Michigan law prohibits the Secretary of State from issuing a state personal identification card or driver's license for a term beyond a person's legal presence in the United States. House Bills 5686-5687, introduced this session by Representatives Pamela Hornberger (R-Chesterfield Township) and Beth Griffin (R-Mattawan), add this provision to other sections of the Vehicle Code and the State Personal Identification Card Act. The bills also propose, when applicable, a new requirement that the state ID card or license be visually marked to reflect the expiration of their legal presence.

Individuals who are renewing or applying for renewal of their immigration status are still considered legally present, even after the expiration of their current federal document. Because of long re-verification wait times at the federal level, a Michigan resident who is here legally while renewing their status could be holding a driver's license that flags them as not legally present. Currently, when law enforcement see the expiration date, they would most likely write a ticket for the ID/license holder for having an expired license. Under these bills, however, the visual mark that legal presence has expired could raise greater consequences, as local law enforcement would not necessarily know if a person's legal presence has truly expired. Because of these concerns, Michigan Catholic Conference opposed the bills this week in the House Committee on Transportation and Infrastructure, which did not hold a vote on the measures. MCC staff is working with the bill sponsors, as well as the Secretary of State's office, to improve the legislation.
  Federal STOP School Violence Act Clears U.S. House of Representatives with Wide Support  
This week, the U.S. House of Representatives passed the Student, Teachers, and Officers Preventing (STOP) School Violence Act, a measure that reauthorizes and increases funding for the federal Secure Our Schools grant program. House Resolution 4909, sponsored by Representative John Rutherford (R-Florida), provides $50 million in funding annually (through Fiscal Year 2028) that will be distributed through the Department of Justice for violence prevention training and the development and operation of anonymous reporting systems. An additional $25 million is also included annually for schools to make physical improvements for school safety, such as metal detectors and stronger locks. The STOP School Violence Act received wide bipartisan support, moving forward to the Senate after a 407-10 vote.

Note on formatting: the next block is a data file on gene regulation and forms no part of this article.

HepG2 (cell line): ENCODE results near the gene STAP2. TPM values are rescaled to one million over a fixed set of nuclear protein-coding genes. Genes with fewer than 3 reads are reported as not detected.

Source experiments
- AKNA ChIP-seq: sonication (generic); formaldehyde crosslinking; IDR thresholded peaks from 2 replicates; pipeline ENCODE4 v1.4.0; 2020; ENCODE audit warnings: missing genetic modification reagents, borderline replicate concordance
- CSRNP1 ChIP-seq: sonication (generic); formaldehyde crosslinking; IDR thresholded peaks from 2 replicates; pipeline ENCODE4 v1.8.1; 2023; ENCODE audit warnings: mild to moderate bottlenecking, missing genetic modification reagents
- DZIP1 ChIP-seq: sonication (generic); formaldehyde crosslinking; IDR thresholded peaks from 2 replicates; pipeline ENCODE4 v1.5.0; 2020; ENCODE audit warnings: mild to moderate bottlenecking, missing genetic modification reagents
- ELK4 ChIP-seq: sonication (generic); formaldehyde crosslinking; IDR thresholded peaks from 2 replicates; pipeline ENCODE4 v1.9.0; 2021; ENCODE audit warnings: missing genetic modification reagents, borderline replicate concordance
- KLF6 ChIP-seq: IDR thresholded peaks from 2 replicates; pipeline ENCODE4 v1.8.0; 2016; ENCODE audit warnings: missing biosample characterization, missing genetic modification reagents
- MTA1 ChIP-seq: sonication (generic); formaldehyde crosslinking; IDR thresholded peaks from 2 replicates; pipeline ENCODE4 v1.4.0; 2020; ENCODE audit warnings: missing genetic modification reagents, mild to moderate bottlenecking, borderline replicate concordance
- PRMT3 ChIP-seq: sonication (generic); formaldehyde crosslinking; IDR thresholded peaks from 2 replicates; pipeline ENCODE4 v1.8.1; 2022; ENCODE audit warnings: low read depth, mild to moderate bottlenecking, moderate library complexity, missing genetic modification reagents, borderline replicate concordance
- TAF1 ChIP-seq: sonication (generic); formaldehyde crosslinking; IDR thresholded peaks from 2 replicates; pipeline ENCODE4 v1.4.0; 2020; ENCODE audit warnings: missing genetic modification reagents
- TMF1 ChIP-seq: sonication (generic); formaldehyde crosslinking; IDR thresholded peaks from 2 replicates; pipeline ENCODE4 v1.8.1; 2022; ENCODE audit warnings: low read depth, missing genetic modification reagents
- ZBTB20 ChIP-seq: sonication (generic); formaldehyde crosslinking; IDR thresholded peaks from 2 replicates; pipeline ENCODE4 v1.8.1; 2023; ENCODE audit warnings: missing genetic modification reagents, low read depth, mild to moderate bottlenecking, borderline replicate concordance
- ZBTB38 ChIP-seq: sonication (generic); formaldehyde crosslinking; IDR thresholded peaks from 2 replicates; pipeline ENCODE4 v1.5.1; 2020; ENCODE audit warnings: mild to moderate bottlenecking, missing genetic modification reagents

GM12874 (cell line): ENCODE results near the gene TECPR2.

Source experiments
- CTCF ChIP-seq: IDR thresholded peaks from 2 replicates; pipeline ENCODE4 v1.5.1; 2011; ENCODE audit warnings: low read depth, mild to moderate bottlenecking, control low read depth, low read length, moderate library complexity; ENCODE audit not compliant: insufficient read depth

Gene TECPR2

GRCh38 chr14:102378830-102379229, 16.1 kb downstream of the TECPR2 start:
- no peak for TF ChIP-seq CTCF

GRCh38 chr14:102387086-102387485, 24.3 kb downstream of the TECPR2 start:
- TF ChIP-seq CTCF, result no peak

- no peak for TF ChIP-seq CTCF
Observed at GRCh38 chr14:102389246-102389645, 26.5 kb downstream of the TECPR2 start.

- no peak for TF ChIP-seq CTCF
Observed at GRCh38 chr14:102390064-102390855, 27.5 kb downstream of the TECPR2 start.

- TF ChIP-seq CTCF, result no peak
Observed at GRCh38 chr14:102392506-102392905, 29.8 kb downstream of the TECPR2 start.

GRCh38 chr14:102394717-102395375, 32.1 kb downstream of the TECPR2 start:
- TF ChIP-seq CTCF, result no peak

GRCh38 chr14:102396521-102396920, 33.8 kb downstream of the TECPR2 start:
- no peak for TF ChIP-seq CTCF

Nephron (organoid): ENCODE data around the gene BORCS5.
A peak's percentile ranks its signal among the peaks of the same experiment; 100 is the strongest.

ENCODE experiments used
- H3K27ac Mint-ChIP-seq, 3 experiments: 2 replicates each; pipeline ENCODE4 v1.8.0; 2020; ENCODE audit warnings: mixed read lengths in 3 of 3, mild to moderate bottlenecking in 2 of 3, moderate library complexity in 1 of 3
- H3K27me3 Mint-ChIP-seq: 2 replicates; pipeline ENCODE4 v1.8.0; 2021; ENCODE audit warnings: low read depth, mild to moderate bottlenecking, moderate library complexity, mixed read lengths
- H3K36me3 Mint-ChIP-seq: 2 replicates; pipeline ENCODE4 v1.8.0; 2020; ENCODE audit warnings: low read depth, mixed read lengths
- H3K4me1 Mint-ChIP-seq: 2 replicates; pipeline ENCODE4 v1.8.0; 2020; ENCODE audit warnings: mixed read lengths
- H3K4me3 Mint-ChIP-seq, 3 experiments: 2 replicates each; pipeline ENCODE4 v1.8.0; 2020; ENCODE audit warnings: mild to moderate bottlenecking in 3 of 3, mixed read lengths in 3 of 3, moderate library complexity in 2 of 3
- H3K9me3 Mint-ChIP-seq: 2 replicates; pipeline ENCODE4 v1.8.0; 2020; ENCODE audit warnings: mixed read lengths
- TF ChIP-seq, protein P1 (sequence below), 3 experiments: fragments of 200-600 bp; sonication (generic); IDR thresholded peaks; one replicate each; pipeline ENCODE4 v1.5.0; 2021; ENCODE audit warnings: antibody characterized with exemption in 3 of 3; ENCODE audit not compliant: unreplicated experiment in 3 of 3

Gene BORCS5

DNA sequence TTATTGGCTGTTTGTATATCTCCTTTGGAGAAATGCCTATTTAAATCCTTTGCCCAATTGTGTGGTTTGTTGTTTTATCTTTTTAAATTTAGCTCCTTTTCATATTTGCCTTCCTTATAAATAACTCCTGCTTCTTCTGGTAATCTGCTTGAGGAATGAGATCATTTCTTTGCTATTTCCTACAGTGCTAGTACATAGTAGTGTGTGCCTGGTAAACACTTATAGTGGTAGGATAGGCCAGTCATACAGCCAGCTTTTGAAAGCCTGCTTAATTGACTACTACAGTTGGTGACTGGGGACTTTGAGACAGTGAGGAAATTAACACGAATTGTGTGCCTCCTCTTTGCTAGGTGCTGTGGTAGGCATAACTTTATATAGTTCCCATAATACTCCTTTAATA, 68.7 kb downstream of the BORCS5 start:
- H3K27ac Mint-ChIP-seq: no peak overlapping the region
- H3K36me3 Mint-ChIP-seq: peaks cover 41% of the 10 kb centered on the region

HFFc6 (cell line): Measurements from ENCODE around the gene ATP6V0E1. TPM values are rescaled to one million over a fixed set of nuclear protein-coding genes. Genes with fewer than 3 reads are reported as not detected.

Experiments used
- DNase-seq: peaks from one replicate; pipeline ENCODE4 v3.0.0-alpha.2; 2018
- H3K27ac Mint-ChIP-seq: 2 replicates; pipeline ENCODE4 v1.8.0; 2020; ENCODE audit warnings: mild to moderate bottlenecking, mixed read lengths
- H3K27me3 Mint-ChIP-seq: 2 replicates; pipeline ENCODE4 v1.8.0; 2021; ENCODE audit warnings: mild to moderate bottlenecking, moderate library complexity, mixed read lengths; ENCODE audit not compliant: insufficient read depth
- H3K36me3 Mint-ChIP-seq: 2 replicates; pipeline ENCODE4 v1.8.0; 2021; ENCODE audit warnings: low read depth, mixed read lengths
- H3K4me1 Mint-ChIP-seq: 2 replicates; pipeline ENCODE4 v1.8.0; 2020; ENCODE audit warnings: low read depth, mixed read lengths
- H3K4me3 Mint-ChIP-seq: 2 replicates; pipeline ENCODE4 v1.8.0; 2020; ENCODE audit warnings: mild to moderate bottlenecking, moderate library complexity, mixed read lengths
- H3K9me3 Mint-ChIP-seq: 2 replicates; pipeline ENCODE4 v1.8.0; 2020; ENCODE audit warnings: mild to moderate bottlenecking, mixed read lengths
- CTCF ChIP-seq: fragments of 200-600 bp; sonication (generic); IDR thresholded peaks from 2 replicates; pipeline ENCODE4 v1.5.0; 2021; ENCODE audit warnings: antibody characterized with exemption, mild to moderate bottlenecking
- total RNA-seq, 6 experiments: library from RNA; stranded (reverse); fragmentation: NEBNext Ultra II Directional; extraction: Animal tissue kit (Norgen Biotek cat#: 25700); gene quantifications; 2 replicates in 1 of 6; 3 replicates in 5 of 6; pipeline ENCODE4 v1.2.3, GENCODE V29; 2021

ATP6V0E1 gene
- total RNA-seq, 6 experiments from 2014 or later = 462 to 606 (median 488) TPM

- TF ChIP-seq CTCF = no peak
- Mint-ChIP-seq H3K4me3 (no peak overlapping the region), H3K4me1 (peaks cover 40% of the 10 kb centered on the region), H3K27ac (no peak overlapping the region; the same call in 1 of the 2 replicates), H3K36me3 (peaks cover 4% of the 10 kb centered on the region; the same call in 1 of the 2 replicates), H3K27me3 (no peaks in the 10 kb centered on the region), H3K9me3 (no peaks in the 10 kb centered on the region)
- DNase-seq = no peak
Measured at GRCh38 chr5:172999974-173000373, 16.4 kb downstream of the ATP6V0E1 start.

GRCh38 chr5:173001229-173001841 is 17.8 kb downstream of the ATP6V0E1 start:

Michigan Catholic Conference is pleased the legislation allows for both public and nonpublic schools to apply for the grant funding, as previously, only public schools were eligible. Last week, staff from MCC and other members of the U.S. Conference of Catholic Bishops Federal Advisory Commission spoke with House leadership in D.C., urging nonpublic schools to be added to those eligible to apply.

Photo: MCC Policy Advocate Paul Stankewitz and Archdiocese of Detroit Superintendent Kevin Kijewski met with U.S. Congressional leaders in Washington, D.C. as part of the Federal Assistance Advisory Commission, a group that assists the U.S. Conference of Catholic Bishops on education policy.
  Pope Francis Celebrates Five-Year Anniversary of Election to Papacy  
Five years ago, Cardinal Jorge Mario Bergoglio, Archbishop of Buenos Aires, Argentina became the new pope of the Catholic Church. In honor of the anniversary this past week, the U.S. Conference of Catholic Bishops' (USCCB) Administrative Committee issued the following statement to Pope Francis: 

"Most Holy Father: The members of the Administrative Committee of the United States Conference of Catholic Bishops, now gathered in ordinary session on the 13th day of March 2018, take this opportunity to express our filial affection on the fifth anniversary of your election to the Chair of St. Peter. May the Lord bless you with His grace as you confirm all the brothers and sisters in unity and shepherd us in charity." 

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Michigan Catholic Conference, 510 South Capitol Avenue, Lansing, Michigan 48933 Michigan Catholic Conference: The Official Public Policy Voice of the Catholic Church in Michigan Phone: (517) 372-9310, Fax: (517) 372-3940,